(5) The translator uses the word Hirten, “shepherds,” but this wasn’t uncommon as an ecclesiastic term.

(6) This is how the text has the name Cowdery.

(7) The image of the priesthood taken directly from nature is striking and one I don’t recall seeing before.

(8) This is a quotation from “The Morning Breaks,” the hymn written by Parley Pratt.

4 comments for “Ein Ruf aus der Wüste 3: Orson Hyde on priesthood

  1. So you can see in some cases I’m just translating the words on the page, and in others I’m translating what I think Hyde originally meant, and I’m not being completely consistent either way. I’m not sure if this is optimal, but I’m also not sure it’s possible to formulate a general rule for when to prefer what the text says over what the author obviously meant. Some things are interesting in terms of semantic development, so it seems useful to make their exact formulation in German explicit, while other things seem interesting in terms of theology and history, and then it seems like translating Hyde’s likely original term is the better option.

  2. The whole time I’m thinking: “the priesthood office,” that is a really interesting construction. Then I read your footnote, and smiled. I don’t speak German, but I imagine that priestertum is more analogical to priesthood/neighborhood in ways that don’t map well into his discussion. I’m definately adding this to my files. Thank you!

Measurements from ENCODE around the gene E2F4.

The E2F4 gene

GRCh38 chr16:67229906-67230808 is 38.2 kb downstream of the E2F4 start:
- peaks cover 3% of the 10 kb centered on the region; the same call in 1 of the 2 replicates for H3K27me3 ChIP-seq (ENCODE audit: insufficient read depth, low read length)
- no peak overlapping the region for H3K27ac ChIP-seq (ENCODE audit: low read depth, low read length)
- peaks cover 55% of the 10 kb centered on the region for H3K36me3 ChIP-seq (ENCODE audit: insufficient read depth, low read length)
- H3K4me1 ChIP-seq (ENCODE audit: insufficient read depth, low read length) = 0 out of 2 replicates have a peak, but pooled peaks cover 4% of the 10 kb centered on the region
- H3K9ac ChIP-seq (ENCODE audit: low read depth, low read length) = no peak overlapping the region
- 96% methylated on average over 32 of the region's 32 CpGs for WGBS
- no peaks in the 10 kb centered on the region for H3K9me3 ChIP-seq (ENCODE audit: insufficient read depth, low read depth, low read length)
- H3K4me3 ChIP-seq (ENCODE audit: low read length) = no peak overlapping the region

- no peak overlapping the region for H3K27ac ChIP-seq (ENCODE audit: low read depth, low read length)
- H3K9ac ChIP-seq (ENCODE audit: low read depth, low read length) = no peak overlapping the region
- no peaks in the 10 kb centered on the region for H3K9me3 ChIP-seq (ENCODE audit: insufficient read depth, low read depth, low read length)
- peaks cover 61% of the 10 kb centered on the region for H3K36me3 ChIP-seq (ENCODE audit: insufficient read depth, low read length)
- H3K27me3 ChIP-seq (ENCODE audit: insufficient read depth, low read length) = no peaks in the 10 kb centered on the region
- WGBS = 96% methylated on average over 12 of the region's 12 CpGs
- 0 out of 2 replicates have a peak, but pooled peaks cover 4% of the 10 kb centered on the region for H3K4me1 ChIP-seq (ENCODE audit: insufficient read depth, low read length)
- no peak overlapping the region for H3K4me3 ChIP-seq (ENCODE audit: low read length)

3. Jonathan, Do we know much or anything about the person who translated Hyde’s text into German? I wonder why he chose Priesteramt among the German alternatives (with various usages and connotations): Priesteramt, Preisterschaft, Preistersein, Priesterstand, Priestertum, Priesterwürde. It seems in English we tend to use “priesthood” to cover all those alternatives and varied usages (though I have local church leaders trying to stamp out one of the common English usages referring to a group of “priests” in favor of “holders of the Priesthood.”) The English translations I’ve previously seen for Priesteramt are “priestly office” and “presbyterate”. But “priesthood office” with the footnote does serve to highlight the translation problem.

  4. Wondering, that’s a good question. We know very little about the translator. The only one to address the question is Marvin Folsom (see his article: https://scholarsarchive.byu.edu/dlls/vol15/iss1/3/). Folsom makes several good observations, but I disagree with a couple of his main conclusions. Folsom suggests that the translator was a Catholic based on use of some typically Catholic terminology. That’s possible, but I think it could also be a case of a Protestant choosing alien terms rather than his own terms to describe an alien religion. But who the translator was, and how much the language reflects Hyde and how much it reflections the translator, is going to be an ongoing question.